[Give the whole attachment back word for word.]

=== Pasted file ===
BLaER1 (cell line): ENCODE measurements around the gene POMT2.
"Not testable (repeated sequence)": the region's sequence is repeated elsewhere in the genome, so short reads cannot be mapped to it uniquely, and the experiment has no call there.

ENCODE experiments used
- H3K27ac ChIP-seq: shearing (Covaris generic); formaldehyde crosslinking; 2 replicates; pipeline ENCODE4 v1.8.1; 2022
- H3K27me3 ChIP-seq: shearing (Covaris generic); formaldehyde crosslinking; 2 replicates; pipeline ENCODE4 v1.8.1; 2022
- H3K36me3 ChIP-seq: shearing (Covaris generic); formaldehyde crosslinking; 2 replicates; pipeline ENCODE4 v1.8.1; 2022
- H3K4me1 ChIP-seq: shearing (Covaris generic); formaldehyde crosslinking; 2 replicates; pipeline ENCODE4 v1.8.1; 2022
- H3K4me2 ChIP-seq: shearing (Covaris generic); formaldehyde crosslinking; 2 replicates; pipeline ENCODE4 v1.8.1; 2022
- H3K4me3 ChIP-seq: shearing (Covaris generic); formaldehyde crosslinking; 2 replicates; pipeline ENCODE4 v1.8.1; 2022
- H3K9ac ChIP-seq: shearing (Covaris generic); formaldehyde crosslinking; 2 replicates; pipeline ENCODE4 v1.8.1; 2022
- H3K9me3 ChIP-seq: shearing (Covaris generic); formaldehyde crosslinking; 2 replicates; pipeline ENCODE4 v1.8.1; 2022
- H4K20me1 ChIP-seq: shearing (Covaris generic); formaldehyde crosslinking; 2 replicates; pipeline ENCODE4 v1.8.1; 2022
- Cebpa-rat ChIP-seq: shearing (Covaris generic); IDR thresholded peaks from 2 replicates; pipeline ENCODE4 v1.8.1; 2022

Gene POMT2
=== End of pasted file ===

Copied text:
BLaER1 (cell line): ENCODE measurements around the gene POMT2.
"Not testable (repeated sequence)": the region's sequence is repeated elsewhere in the genome, so short reads cannot be mapped to it uniquely, and the experiment has no call there.

ENCODE experiments used
- H3K27ac ChIP-seq: shearing (Covaris generic); formaldehyde crosslinking; 2 replicates; pipeline ENCODE4 v1.8.1; 2022
- H3K27me3 ChIP-seq: shearing (Covaris generic); formaldehyde crosslinking; 2 replicates; pipeline ENCODE4 v1.8.1; 2022
- H3K36me3 ChIP-seq: shearing (Covaris generic); formaldehyde crosslinking; 2 replicates; pipeline ENCODE4 v1.8.1; 2022
- H3K4me1 ChIP-seq: shearing (Covaris generic); formaldehyde crosslinking; 2 replicates; pipeline ENCODE4 v1.8.1; 2022
- H3K4me2 ChIP-seq: shearing (Covaris generic); formaldehyde crosslinking; 2 replicates; pipeline ENCODE4 v1.8.1; 2022
- H3K4me3 ChIP-seq: shearing (Covaris generic); formaldehyde crosslinking; 2 replicates; pipeline ENCODE4 v1.8.1; 2022
- H3K9ac ChIP-seq: shearing (Covaris generic); formaldehyde crosslinking; 2 replicates; pipeline ENCODE4 v1.8.1; 2022
- H3K9me3 ChIP-seq: shearing (Covaris generic); formaldehyde crosslinking; 2 replicates; pipeline ENCODE4 v1.8.1; 2022
- H4K20me1 ChIP-seq: shearing (Covaris generic); formaldehyde crosslinking; 2 replicates; pipeline ENCODE4 v1.8.1; 2022
- Cebpa-rat ChIP-seq: shearing (Covaris generic); IDR thresholded peaks from 2 replicates; pipeline ENCODE4 v1.8.1; 2022

Gene POMT2